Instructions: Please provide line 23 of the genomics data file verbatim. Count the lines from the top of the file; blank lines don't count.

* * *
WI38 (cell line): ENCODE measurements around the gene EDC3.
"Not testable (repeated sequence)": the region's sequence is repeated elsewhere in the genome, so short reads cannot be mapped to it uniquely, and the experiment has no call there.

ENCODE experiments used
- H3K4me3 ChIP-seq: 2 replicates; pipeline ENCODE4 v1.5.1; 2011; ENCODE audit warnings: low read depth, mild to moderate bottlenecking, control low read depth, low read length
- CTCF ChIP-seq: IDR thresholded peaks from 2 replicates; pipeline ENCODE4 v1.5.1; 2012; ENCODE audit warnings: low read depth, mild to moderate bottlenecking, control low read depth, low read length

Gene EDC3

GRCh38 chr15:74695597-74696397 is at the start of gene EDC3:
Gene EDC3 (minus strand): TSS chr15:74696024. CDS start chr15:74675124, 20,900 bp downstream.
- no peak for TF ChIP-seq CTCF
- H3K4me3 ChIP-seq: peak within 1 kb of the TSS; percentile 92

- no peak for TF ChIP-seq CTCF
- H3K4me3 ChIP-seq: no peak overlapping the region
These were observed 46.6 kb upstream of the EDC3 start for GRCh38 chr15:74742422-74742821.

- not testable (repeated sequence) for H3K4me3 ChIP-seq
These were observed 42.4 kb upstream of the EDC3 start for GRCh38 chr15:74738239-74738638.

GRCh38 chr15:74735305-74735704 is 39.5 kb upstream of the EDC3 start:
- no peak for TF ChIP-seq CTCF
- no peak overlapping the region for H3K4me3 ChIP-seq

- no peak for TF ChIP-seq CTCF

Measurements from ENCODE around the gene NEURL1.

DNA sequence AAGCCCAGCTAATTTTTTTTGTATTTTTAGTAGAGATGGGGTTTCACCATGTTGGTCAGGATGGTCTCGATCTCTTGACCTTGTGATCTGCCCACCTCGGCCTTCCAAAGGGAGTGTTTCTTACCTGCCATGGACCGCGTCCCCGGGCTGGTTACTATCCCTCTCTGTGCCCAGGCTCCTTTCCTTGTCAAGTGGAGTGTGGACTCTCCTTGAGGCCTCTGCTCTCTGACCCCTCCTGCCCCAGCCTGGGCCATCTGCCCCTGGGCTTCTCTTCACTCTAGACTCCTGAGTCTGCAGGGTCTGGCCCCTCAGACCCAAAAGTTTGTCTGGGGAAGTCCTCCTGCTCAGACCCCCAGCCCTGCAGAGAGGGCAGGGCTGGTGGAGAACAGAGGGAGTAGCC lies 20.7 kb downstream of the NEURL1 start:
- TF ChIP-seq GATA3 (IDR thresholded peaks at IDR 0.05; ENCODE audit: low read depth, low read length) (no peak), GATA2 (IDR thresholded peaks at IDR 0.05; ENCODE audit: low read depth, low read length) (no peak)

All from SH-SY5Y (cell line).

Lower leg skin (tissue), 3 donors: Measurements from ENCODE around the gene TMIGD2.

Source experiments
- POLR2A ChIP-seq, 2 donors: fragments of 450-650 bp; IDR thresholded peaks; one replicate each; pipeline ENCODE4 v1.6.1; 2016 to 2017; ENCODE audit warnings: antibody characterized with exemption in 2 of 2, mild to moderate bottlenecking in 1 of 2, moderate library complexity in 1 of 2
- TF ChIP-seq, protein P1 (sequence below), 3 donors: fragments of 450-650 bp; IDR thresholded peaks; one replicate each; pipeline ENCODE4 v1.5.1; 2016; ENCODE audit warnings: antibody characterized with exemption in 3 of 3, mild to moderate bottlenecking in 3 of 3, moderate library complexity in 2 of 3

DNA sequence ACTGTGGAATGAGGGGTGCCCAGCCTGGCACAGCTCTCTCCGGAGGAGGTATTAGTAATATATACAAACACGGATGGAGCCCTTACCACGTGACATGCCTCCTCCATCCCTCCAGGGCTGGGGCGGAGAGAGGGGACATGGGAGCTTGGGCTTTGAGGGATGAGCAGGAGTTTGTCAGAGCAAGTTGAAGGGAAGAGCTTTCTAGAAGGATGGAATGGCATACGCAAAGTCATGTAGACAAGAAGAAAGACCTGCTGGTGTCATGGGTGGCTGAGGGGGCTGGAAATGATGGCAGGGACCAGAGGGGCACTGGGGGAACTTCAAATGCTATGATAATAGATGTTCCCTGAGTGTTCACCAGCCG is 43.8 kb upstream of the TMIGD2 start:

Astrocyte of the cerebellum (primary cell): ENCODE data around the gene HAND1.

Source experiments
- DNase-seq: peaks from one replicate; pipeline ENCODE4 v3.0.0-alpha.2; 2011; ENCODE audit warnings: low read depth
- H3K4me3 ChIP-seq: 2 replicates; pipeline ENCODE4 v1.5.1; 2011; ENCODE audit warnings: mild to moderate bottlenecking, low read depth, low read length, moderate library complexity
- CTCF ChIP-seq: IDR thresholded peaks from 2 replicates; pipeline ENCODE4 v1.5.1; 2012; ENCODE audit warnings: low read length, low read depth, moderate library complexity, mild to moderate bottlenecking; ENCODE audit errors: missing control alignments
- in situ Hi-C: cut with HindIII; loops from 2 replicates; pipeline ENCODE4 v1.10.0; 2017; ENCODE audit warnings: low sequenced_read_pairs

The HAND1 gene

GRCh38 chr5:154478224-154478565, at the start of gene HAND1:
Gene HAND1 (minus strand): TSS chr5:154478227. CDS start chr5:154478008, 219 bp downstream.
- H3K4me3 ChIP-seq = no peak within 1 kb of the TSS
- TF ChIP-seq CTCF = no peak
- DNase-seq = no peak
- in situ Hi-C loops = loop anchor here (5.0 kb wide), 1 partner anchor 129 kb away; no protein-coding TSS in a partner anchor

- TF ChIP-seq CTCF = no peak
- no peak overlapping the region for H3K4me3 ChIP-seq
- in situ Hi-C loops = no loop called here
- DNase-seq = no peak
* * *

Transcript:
All from SH-SY5Y (cell line).